From as little as around ...1? positive comment about this bike, it sure enough got more than double enough heat to get hot :P
#32
ehpablo
From as little as around ...1? positive comment about this bike, it sure enough got more than double enough heat to get hot :P


Which sadly proves most people just listen to price over reason!
#33
Much better to spend an extra £50 and get a decent one.
#34
piece of crap. for a hundred notes find a second hand 10 year old rigid MTB bike in gumtree or similar. you can get a great runabout/commuter/fitness bike for under a ton. but this is not it!
#35
If anyone wants a bike for £99.99 with a years warrenty and decent reviews (by people who actually own the bike) that they can order now get this:

http://www.argos.co.uk/static/Product/partNumber/3322314.htm?storeId=10001&referredURL=http%3A%2F%2Fwww.argos.co.uk%2Fstatic%2FProduct%2FpartNumber%2F3322314.htm&jspStoreDir=argos&_%24ja=tsid%3A11674%7Cprd%3A1546795&referrer=COJUN&com.ibm.commerce.context.experiment.ExperimentContext=com.ibm.commerce.context.experimentimpl.ExperimentContextImpl%404b26c546&cmpid=COJUN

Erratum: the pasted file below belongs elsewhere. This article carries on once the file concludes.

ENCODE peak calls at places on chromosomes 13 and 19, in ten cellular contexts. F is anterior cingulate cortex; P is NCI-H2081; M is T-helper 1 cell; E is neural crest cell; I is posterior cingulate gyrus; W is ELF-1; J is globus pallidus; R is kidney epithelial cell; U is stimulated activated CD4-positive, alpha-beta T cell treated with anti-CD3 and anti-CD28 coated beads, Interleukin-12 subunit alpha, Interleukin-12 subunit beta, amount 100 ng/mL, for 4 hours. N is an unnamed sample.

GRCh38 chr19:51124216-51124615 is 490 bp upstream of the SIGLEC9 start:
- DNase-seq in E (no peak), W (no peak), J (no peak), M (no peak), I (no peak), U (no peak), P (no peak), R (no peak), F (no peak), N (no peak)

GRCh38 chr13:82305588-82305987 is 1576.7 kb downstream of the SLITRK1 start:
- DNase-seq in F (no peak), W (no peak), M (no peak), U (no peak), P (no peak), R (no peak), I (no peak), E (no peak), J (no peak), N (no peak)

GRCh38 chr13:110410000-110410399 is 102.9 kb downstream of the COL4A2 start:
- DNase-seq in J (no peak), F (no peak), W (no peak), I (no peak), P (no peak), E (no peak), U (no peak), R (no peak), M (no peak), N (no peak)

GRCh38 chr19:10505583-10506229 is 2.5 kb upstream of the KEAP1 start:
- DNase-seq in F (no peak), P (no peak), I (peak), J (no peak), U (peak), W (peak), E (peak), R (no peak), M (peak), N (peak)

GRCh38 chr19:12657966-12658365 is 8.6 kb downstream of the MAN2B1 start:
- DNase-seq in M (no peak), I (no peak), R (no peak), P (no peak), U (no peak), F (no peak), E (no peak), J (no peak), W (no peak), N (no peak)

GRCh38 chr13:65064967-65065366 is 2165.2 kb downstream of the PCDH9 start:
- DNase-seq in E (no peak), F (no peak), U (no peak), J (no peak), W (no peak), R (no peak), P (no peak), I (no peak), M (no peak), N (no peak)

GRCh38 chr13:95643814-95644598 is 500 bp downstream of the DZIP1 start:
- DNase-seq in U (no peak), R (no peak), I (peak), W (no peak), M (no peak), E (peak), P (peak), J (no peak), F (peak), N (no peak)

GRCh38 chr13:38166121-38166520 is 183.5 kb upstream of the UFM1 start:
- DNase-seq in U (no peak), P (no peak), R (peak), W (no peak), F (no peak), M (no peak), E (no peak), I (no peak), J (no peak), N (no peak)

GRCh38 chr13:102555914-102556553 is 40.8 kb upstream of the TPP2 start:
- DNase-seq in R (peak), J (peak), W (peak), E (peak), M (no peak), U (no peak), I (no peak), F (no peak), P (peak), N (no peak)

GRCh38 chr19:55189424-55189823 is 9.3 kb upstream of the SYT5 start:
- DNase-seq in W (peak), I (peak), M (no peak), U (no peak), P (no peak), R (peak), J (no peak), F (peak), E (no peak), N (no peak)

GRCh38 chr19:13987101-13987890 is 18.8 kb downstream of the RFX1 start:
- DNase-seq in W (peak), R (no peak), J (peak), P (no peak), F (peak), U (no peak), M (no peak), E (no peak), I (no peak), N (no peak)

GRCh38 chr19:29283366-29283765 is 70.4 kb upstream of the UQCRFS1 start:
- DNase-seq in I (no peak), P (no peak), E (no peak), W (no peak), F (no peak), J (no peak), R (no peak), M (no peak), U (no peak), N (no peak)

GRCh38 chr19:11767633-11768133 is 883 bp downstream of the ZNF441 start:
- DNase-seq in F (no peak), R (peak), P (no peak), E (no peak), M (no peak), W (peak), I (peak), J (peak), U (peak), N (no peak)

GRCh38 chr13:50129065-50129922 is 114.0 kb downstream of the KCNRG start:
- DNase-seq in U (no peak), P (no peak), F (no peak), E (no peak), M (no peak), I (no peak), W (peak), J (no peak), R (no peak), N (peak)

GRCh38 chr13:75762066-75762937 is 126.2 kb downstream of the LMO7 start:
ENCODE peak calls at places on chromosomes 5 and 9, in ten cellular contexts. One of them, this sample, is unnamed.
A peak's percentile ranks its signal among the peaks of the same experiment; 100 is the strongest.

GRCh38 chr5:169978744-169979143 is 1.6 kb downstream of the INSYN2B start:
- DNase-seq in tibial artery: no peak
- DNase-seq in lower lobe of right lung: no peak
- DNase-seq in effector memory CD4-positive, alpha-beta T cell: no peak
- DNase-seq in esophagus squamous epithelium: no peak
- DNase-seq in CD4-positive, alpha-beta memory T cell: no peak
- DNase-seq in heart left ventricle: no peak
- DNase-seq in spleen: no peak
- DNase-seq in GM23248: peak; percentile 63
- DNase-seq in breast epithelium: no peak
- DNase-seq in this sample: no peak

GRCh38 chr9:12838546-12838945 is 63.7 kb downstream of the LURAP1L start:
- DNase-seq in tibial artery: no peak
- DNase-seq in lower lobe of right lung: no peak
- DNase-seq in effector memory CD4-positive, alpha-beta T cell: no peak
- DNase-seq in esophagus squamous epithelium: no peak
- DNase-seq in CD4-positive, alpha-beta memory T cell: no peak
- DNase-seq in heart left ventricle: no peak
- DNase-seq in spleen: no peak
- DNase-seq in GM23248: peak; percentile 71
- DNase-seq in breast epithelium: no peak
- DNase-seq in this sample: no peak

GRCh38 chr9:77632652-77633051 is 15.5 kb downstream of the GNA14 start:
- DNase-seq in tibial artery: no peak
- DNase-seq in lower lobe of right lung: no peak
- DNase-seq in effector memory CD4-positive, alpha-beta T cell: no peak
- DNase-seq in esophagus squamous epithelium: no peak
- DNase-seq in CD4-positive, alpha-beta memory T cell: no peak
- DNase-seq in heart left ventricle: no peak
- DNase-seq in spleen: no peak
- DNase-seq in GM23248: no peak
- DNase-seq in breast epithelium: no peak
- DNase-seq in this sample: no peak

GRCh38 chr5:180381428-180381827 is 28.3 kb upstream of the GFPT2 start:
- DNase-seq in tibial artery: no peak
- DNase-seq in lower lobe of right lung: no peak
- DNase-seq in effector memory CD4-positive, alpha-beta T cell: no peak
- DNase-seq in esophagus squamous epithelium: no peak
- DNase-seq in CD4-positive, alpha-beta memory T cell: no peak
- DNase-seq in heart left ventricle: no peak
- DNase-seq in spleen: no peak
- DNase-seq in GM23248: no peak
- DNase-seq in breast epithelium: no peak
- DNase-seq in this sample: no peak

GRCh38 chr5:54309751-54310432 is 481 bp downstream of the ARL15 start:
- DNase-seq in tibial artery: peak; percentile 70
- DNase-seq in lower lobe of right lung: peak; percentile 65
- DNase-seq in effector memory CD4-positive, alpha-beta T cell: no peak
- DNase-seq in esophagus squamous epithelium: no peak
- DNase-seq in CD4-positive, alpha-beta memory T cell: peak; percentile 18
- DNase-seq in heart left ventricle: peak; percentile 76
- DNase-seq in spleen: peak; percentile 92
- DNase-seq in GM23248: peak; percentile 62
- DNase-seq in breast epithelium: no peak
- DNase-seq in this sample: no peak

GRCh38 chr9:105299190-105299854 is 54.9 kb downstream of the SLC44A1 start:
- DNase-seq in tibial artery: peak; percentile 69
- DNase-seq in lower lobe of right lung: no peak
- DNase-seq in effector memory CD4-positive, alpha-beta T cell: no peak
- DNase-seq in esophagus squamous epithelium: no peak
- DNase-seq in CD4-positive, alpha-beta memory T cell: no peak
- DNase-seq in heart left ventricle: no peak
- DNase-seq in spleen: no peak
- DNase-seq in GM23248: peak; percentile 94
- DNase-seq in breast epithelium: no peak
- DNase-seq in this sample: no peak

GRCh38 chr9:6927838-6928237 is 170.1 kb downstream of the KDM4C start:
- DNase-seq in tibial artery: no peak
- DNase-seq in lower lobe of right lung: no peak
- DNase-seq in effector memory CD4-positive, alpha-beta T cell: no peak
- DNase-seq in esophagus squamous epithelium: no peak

But if not you can spend hours trawling ebay for a "good" second hand bike. Better yet pm one of the bike experts on this site and they can help you.
#36
cicobuff
Impossible to buy a very good one new, unless you find a 50% off deal on a £300 Mountain Bike.

The maximum end of your £200 budget would buy you a decent shimano specced front suspension Mountain Bike from Decathlon with a 5 year frame and 2 years parts warranty, along with it being set up for you instore by a bike mechanic to ensure road safety, and a free 3 month parts maintenance check (which most decent bike shops provide) Weighing in at 30 pounds, its considerably lighter than this one (however spend a little more and you would get a better bike of around 27 pounds)